ATLANTA – As usual, NFL owners gathered for league meetings this week with all sorts of issues, challenges and embarrassments providing a backdrop.
It’s no wonder they call it The Shield. There’s always something to defend and deflect.
The deflector-in-chief, Roger Goodell, illustrated why he’s paid the big bucks as he faced an onslaught of questions related to the buffet of controversies and gave up very little.
Investigating Watson, the new Cleveland Browns quarterback who faces civil lawsuits from 22 female massage therapists alleging various forms of sexual misconduct?
“I can’t give you a timeline,” Goodell said after the meetings ended late Tuesday.
Fellow NFL owners so disgusted with Snyder, the Washington owner, that some have mulled whether it’s possible to seek to force him to sell his franchise?
“I’m not aware of that at all,” Goodell maintained. “I don’t respond much to speculation, particularly one that I don’t know has any fact basis.”
What about the probe into Ross, the Miami Dolphins owner accused by Flores of seeking to violate the integrity of the game by offering “tanking” bonuses to lose games?
“There’s not any update on that,” he said.
No doubt, the serious issues are piling up, and The Shield is taking on some fresh mud.
Yet when the cameras are on, nobody dances at a podium quite like Goodell, who takes the hits for his bosses, as if the blows he has taken for his questionable handling of crises over the years isn’t enough. For all of that, though, Goodell is a rock star when it comes to helping his bosses bank astonishing, ever-increasing revenues.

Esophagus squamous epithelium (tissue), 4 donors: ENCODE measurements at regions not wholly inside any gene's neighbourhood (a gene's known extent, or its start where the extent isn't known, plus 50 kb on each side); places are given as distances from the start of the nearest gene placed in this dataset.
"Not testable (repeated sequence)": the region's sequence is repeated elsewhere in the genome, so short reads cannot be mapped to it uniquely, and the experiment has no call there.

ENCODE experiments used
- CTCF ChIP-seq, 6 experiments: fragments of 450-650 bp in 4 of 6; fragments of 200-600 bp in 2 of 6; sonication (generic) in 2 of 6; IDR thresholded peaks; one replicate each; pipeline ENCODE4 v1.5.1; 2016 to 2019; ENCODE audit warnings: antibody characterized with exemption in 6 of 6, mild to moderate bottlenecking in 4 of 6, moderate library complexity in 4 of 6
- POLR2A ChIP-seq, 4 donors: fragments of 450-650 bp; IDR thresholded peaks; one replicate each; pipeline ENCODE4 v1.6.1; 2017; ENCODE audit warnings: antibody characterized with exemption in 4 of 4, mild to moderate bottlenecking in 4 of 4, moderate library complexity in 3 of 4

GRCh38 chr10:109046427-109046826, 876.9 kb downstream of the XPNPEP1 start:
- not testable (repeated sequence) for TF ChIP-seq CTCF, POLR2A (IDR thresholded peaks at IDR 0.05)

While the NFL is fighting legal challenges from Gruden and Flores, and while the NFL universe is waiting to see whether there will be a lengthy suspension (or not) for a franchise quarterback, the Denver Broncos are poised to be sold for a record price that could top $4 billion.
Roughly four years ago, David Tepper bought the Carolina Panthers for an NFL-record $2.275 billion. Now, according to some industry experts, it’s likely that the Broncos will double that – coinciding with the long-term media deals and labor pact with the players union that stabilizes the NFL (again) at a time when the nation’s economy is threatening recession (again).
“I always tell new owners coming into the league, ‘Whatever you paid for that team, you’ll be happy,’ “ Indianapolis Colts owner Jim Irsay told USA TODAY Sports. “No one has ever said, ‘I paid too much.’ If I buy the Denver Broncos for $6 billion, I’m not looking back. The value of the franchise will increase. The brand that the NFL has is enormous.”
“Is a house in Malibu really worth $120 million?” he said.
“But people do pay it,” Irsay added.
Time for a clip-and-save moment. A little more than eight years ago, Dallas Mavericks owner Mark Cuban predicted that the NFL was “10 years away from an implosion.”
As Cuban spouted back in 2014, “I’m just telling you, pigs get fat, hogs get slaughtered. When you’ve got a good thing and you get greedy, it always…turns on you.”
Well, that implosion has hardly happened. The NFL’s national media rights deals are worth $111.8 billion through 2032, excluding its popular “Sunday Ticket” package with DirecTV. The collective bargaining agreement with the NFL Players Association runs through the 2030 season.